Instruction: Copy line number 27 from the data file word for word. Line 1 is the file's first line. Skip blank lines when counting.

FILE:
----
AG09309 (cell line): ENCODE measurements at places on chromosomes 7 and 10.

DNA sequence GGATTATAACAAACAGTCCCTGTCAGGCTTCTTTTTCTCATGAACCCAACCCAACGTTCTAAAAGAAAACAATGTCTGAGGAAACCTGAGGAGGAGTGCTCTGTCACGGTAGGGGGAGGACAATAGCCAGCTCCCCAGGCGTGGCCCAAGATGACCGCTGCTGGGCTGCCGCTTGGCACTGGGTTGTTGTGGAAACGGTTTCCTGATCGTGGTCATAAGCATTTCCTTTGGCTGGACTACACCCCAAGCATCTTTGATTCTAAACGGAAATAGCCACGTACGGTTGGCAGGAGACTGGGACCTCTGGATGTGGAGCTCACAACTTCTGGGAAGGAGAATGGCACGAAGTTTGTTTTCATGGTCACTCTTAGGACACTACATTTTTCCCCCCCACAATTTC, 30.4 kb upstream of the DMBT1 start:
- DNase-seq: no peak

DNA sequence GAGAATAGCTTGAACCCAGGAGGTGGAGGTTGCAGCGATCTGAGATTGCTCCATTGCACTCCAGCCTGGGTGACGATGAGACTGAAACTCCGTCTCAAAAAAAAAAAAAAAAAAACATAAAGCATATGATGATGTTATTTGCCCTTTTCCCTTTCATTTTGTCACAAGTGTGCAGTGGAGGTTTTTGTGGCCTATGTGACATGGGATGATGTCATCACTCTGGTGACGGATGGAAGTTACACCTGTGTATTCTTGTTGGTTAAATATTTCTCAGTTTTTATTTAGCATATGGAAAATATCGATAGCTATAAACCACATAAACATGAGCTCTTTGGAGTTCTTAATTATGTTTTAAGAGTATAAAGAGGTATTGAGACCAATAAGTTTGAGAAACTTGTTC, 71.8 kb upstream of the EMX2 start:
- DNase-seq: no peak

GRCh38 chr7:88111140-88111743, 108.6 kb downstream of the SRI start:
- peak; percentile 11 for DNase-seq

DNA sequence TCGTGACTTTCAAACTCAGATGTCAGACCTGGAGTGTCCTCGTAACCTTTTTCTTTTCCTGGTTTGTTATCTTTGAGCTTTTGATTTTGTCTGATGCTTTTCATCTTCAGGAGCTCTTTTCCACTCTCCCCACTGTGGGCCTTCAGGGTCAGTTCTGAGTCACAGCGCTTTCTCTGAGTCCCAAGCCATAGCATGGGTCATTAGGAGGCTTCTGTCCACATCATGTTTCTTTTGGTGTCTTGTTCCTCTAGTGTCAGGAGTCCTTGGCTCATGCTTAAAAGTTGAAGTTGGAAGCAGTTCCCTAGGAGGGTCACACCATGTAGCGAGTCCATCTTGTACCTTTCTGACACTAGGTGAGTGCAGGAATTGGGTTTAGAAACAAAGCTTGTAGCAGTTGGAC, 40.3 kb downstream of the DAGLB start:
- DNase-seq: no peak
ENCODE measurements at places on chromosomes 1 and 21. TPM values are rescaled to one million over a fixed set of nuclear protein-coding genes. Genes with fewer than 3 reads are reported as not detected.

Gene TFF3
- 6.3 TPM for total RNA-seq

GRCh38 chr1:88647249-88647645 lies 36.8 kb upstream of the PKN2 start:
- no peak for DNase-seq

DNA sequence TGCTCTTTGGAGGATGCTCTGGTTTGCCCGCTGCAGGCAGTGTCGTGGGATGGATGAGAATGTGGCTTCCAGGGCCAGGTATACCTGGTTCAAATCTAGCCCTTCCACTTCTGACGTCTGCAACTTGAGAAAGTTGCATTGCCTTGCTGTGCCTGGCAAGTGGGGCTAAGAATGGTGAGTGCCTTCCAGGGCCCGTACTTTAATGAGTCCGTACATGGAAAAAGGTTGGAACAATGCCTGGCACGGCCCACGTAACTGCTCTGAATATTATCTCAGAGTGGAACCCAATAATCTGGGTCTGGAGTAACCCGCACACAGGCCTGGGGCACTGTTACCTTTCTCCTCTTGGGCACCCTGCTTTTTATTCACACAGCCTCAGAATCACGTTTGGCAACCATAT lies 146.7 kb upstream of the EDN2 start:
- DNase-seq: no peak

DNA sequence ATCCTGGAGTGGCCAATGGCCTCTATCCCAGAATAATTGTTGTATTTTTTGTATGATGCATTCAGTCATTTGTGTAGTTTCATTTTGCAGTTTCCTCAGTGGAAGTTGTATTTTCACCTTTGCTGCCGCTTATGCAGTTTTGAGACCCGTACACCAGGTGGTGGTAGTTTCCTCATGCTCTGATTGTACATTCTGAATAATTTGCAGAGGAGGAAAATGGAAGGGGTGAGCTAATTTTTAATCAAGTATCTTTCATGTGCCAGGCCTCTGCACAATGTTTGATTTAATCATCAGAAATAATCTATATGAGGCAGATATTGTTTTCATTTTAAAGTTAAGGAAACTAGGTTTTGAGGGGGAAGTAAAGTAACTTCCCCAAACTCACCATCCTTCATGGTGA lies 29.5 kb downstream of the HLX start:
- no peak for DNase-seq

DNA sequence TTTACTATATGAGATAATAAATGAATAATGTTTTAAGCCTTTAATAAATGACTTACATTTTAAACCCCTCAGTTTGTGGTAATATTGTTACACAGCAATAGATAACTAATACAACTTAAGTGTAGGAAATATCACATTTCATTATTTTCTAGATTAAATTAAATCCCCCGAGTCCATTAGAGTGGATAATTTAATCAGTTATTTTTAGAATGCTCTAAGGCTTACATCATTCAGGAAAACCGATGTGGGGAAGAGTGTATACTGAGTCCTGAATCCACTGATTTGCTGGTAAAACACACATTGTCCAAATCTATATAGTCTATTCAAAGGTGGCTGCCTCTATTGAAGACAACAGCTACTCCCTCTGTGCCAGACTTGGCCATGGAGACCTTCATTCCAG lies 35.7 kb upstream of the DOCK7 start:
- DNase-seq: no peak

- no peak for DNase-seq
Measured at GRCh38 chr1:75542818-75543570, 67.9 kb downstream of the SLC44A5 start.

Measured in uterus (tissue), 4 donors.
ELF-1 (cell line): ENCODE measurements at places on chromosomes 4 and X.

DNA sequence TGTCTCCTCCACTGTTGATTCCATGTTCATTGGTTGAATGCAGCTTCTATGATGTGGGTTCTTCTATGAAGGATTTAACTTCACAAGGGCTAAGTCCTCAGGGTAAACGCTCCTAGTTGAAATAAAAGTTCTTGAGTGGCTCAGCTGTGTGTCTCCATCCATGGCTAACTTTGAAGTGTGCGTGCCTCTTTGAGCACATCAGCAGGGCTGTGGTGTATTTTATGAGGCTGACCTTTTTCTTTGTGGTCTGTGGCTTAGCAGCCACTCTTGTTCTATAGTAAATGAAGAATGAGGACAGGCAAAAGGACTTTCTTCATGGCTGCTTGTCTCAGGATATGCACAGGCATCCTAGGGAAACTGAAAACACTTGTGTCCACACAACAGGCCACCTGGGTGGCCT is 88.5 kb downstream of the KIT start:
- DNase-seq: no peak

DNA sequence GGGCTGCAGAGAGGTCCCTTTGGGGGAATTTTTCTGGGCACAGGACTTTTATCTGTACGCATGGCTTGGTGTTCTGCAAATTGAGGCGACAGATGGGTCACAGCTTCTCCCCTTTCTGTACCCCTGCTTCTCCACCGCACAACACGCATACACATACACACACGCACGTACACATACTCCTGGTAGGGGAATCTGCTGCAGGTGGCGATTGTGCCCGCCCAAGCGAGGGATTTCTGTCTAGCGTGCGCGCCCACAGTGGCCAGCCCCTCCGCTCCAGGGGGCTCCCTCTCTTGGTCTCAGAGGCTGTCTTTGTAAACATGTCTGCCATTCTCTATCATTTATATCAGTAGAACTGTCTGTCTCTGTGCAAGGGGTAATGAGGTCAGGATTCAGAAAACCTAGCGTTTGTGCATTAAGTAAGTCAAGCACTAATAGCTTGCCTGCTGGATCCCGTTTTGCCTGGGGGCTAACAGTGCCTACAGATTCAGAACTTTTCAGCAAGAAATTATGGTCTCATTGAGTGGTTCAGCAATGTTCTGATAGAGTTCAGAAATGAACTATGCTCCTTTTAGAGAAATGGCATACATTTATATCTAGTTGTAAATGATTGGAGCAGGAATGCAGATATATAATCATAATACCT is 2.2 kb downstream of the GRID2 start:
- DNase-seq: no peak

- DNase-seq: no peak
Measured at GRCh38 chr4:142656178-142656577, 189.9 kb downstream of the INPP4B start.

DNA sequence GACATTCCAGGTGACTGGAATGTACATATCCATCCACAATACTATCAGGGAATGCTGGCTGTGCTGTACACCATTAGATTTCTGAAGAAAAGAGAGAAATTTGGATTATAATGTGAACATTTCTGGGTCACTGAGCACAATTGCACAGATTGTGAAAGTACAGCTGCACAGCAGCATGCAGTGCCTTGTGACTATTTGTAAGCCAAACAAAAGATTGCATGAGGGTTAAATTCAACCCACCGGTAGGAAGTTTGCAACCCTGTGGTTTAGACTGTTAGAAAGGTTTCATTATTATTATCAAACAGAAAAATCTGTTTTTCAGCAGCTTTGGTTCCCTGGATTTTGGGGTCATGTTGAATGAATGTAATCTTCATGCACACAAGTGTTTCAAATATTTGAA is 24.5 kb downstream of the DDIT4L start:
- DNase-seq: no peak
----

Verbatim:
DNA sequence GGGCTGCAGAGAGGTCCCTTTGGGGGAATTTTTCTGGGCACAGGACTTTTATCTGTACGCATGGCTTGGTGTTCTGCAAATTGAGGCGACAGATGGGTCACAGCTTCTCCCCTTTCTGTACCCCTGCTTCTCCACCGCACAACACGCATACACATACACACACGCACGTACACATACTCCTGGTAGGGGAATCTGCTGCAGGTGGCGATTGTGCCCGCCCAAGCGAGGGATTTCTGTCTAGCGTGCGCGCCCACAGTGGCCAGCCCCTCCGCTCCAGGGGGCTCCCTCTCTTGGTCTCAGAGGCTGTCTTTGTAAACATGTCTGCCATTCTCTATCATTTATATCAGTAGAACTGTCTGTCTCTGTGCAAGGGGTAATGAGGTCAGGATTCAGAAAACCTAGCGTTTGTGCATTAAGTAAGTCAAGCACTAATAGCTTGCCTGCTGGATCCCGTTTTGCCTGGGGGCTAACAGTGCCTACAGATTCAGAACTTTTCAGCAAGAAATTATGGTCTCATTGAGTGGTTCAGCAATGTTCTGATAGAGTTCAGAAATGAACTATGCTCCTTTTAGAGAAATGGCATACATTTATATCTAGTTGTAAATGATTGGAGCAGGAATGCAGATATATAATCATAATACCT is 2.2 kb downstream of the GRID2 start: